an uncle of her’s was abducted once, and they never saw him even after the war.

        When Liberation came, she told us of how she would go to american camps to ask for blocks of cheese and run home, keeping her treasure under her shirt. Which is why we never ran out of cheese at our house. She keeps saying american cheese were the best and that it was as big as a loaf of bread.

        When she grew a little older, it was the same story revolving around cheese at breakfast, sometimes the story would tweak a little but its still the same. Her exhiliration of finally being able to come out of the fields and be full of american stuff.

        this is turning out to be a blog. I’m sorry brainrants, can’t seem to find sir John emai e.. hahahah.. 🙂

        FYI. my mother passed away last April 2011.

        • My condolences about your Mother. She sounds like quite a Lady, capitalization intentional.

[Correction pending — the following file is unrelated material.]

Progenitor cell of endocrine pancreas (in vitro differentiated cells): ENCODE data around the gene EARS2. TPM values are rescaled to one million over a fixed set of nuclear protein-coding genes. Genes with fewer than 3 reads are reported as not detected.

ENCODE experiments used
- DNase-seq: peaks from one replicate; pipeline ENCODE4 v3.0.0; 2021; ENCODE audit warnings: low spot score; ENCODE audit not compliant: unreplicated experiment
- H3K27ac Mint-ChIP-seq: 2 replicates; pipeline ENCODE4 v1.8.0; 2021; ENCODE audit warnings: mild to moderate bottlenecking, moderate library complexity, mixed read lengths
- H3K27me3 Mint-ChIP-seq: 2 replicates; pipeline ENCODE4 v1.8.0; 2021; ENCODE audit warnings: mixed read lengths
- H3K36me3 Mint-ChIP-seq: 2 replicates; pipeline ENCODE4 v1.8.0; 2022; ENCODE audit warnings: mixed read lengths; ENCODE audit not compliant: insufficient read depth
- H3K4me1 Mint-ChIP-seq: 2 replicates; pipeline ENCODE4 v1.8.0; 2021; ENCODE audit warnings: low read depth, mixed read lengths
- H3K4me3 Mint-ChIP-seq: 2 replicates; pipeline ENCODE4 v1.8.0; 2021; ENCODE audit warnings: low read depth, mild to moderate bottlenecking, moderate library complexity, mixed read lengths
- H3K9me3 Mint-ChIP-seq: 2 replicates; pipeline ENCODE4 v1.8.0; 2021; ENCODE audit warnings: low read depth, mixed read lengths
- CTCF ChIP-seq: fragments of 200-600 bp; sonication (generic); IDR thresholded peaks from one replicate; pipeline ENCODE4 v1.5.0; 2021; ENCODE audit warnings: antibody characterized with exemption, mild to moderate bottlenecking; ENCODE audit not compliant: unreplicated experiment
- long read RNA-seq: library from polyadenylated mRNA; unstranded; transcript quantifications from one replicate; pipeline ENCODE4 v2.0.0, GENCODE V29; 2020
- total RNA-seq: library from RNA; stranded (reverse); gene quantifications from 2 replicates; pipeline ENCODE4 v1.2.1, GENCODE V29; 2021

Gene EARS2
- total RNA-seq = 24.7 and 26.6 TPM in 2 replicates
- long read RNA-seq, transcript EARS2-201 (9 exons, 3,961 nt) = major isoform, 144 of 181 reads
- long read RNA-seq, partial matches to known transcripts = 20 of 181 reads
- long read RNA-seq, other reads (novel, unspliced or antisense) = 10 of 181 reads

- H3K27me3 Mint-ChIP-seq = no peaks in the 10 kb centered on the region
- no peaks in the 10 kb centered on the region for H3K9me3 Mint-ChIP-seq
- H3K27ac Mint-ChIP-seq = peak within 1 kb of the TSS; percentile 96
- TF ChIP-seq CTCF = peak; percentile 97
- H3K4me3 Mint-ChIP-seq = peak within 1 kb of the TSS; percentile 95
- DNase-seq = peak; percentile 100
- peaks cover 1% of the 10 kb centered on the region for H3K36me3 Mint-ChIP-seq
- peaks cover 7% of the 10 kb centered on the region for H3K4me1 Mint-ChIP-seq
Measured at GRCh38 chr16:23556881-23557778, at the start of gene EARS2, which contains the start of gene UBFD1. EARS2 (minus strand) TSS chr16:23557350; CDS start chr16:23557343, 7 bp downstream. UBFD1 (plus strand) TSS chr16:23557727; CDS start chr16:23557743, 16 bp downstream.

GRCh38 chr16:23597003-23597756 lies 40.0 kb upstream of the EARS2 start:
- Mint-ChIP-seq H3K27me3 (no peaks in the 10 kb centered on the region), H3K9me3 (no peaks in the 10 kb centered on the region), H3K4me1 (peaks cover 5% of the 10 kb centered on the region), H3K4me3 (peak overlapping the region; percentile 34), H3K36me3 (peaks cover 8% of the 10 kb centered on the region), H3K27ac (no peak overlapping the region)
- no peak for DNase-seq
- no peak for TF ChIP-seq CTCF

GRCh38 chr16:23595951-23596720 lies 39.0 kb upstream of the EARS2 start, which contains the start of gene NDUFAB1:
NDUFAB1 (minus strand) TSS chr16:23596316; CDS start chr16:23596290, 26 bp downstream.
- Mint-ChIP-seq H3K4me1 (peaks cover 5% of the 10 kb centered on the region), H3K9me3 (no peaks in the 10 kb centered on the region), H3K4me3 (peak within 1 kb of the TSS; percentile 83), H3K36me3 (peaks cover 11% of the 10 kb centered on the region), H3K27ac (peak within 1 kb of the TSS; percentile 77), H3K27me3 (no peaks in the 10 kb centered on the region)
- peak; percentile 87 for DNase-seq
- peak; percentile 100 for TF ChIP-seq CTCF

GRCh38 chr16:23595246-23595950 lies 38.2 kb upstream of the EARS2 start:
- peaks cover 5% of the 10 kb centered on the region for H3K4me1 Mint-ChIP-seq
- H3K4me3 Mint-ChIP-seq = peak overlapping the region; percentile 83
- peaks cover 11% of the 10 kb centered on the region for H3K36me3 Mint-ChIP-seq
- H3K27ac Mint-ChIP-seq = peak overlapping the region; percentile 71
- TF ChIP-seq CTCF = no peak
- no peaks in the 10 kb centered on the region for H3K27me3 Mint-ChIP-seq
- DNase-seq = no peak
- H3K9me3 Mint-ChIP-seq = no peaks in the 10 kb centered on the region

• Thank you so much for that, Ysobele. That is indeed a tremendous story, and I must absolutely second ‘Rants comment – your mother was indeed a Lady. I worked with a young gent from Bataan, and he had some family stories similar to those of your mother. Any time you want to write more, you can reach me at zenaru (at) myomnicity (dot) com. And if you want me to find you historical resources concerning the war, I would be more than happy to dig around, then point you in the right direction. I’ve been studying WW2 history for decades, so it would be my privilege and honour to help you find out more.
          Again, thank you so much for all those memories. And thanks, ‘Rants, for letting us hijack your blog. Remember, mine is ALWAYS available for a hijack – hint, hint! 😉

  9. Reblogged this on themommygauntlet and commented:
    Happy Veterans Day to all. And thank you, thank you, thank you to military members and families past and present.